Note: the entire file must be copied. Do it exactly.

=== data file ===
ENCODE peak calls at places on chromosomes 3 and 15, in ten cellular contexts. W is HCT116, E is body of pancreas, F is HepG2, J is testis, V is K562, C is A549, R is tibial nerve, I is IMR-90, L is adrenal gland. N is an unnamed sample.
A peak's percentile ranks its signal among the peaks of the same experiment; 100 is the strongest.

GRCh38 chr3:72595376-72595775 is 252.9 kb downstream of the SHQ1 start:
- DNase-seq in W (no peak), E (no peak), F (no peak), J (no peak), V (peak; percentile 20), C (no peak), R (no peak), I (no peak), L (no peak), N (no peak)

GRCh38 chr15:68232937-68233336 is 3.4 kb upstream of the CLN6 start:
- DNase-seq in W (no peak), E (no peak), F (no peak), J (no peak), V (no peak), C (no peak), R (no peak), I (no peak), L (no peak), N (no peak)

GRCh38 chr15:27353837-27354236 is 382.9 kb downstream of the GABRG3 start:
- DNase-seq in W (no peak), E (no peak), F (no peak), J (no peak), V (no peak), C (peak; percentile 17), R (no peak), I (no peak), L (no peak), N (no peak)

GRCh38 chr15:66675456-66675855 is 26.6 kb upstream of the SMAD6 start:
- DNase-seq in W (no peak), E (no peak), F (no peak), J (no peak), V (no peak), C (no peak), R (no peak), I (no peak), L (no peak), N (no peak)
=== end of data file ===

ENCODE peak calls at places on chromosomes 3 and 15, in ten cellular contexts. W is HCT116, E is body of pancreas, F is HepG2, J is testis, V is K562, C is A549, R is tibial nerve, I is IMR-90, L is adrenal gland. N is an unnamed sample.
A peak's percentile ranks its signal among the peaks of the same experiment; 100 is the strongest.

GRCh38 chr3:72595376-72595775 is 252.9 kb downstream of the SHQ1 start:
- DNase-seq in W (no peak), E (no peak), F (no peak), J (no peak), V (peak; percentile 20), C (no peak), R (no peak), I (no peak), L (no peak), N (no peak)

GRCh38 chr15:68232937-68233336 is 3.4 kb upstream of the CLN6 start:
- DNase-seq in W (no peak), E (no peak), F (no peak), J (no peak), V (no peak), C (no peak), R (no peak), I (no peak), L (no peak), N (no peak)

GRCh38 chr15:27353837-27354236 is 382.9 kb downstream of the GABRG3 start:
- DNase-seq in W (no peak), E (no peak), F (no peak), J (no peak), V (no peak), C (peak; percentile 17), R (no peak), I (no peak), L (no peak), N (no peak)

GRCh38 chr15:66675456-66675855 is 26.6 kb upstream of the SMAD6 start:
- DNase-seq in W (no peak), E (no peak), F (no peak), J (no peak), V (no peak), C (no peak), R (no peak), I (no peak), L (no peak), N (no peak)